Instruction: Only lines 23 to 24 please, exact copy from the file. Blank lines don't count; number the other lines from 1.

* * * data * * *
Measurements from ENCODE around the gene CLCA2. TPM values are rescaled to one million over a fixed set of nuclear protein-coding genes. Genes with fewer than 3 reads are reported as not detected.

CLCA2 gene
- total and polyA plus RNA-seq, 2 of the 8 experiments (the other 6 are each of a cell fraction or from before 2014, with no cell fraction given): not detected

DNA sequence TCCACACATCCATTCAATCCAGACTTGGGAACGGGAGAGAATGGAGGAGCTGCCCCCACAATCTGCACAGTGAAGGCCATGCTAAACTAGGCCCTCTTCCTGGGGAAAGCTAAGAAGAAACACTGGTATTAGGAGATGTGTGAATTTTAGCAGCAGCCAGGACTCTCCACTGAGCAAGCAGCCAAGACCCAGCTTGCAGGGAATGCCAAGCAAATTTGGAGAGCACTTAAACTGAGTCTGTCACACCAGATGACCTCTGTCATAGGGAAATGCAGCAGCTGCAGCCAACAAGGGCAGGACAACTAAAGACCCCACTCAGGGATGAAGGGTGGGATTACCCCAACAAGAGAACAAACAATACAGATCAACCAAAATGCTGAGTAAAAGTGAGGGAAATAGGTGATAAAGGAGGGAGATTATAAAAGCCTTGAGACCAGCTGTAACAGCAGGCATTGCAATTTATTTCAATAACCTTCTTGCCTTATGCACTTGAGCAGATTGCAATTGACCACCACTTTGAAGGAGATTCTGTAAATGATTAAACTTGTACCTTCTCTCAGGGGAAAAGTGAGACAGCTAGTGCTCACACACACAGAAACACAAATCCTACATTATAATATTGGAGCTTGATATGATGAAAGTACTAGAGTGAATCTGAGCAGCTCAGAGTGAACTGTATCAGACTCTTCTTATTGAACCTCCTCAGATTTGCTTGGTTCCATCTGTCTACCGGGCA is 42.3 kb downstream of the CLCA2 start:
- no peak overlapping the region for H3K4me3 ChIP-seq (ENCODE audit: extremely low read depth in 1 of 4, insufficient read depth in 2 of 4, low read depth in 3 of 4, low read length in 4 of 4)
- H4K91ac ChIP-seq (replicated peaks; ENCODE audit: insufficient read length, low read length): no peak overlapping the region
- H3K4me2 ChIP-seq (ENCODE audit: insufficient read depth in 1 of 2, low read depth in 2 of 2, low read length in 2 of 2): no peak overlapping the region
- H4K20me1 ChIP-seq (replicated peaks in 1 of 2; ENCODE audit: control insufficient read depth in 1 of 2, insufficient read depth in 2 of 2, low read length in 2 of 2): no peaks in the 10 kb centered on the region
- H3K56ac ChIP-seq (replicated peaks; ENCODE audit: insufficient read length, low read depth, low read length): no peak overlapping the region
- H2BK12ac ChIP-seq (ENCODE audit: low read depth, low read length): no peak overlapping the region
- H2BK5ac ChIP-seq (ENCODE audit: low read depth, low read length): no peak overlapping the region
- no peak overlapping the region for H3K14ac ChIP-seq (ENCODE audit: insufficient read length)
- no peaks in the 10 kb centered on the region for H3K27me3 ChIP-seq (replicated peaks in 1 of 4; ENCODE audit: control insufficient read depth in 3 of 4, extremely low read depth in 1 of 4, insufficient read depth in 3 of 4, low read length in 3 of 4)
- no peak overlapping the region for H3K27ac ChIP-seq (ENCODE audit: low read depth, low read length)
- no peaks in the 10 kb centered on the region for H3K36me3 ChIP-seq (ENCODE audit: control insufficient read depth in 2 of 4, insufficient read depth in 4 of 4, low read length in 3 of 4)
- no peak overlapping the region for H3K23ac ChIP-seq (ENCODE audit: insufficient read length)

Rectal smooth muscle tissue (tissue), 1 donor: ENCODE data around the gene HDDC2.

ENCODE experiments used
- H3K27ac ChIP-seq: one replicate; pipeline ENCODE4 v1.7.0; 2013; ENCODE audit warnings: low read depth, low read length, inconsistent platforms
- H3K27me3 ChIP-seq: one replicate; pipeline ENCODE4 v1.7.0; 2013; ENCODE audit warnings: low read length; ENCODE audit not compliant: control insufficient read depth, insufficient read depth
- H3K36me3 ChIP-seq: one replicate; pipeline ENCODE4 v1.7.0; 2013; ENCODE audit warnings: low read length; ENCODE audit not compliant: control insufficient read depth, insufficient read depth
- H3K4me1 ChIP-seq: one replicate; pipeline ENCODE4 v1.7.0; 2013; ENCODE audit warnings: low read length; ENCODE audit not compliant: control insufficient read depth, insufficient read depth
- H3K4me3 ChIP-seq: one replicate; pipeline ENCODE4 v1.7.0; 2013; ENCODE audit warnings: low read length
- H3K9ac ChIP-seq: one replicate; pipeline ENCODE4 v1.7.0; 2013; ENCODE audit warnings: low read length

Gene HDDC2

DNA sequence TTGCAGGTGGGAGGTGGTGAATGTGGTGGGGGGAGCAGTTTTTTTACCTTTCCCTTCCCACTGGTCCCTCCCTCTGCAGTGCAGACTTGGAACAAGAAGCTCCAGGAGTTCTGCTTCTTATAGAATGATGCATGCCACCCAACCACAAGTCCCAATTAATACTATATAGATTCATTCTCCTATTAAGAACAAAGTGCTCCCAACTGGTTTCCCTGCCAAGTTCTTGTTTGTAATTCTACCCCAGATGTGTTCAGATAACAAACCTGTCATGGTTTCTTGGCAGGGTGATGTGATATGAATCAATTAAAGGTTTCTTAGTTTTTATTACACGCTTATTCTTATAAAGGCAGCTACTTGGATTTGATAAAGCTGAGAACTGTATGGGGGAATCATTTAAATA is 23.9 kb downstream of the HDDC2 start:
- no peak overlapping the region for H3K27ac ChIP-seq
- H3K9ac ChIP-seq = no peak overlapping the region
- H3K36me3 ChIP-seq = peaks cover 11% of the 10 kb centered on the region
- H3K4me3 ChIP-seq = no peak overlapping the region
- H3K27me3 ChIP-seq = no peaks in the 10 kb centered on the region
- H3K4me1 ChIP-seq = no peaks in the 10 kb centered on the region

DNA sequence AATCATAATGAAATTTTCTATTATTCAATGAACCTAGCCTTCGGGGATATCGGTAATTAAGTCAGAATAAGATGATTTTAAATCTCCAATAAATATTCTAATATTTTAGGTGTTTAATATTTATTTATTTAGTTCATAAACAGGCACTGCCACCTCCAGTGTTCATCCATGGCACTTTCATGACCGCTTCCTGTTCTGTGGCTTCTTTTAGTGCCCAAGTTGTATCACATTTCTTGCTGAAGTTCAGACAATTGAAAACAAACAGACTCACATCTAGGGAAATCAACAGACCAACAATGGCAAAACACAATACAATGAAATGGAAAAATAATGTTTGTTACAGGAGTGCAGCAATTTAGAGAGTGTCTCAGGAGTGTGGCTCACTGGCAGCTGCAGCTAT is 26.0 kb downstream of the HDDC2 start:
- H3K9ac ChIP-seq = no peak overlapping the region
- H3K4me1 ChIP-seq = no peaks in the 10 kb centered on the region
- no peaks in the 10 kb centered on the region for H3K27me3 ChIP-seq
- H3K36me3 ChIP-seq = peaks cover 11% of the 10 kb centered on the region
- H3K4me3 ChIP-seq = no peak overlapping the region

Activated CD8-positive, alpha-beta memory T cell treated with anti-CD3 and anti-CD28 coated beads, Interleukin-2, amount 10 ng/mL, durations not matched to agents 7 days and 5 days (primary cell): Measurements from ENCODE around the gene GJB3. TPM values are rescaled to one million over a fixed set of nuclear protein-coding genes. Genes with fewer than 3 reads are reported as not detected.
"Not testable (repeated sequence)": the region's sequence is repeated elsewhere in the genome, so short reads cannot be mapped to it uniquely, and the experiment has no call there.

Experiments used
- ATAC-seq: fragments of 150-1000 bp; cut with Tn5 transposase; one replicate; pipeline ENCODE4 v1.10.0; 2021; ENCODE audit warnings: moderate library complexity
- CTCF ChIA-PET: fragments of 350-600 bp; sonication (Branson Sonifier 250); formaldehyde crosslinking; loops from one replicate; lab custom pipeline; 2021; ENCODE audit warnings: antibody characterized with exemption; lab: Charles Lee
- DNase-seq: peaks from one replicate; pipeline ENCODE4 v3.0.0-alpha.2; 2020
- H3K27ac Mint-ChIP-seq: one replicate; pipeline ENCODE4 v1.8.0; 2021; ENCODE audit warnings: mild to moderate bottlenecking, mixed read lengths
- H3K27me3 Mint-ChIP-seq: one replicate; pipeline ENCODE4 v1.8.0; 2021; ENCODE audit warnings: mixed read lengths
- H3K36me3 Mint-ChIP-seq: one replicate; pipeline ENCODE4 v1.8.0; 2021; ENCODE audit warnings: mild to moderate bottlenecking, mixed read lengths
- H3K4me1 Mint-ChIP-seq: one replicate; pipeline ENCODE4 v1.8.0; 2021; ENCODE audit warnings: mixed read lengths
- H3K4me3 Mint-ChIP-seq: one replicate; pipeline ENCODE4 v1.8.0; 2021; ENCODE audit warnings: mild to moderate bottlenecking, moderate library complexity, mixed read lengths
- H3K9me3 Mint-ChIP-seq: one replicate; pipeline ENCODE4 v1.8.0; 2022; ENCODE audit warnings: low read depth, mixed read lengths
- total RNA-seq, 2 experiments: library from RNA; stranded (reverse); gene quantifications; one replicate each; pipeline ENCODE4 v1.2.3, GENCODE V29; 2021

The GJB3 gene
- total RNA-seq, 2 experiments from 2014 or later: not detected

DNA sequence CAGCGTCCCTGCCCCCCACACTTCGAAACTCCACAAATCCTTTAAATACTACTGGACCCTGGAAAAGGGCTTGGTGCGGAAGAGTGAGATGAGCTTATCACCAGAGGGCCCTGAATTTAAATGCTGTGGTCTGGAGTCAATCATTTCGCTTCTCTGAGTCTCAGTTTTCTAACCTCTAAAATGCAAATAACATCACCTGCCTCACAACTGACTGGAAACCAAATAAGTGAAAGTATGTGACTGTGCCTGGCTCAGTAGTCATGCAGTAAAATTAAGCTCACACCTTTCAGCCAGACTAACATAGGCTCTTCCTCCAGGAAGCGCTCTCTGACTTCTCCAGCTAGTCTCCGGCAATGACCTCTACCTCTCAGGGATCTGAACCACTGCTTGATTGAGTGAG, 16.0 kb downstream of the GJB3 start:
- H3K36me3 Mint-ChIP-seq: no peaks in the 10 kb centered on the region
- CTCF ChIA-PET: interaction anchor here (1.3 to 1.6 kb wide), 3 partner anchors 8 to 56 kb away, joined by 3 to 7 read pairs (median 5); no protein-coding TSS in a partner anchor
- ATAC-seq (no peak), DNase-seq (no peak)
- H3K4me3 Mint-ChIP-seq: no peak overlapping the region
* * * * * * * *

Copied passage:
- H3K4me3 ChIP-seq: one replicate; pipeline ENCODE4 v1.7.0; 2013; ENCODE audit warnings: low read length
- H3K9ac ChIP-seq: one replicate; pipeline ENCODE4 v1.7.0; 2013; ENCODE audit warnings: low read length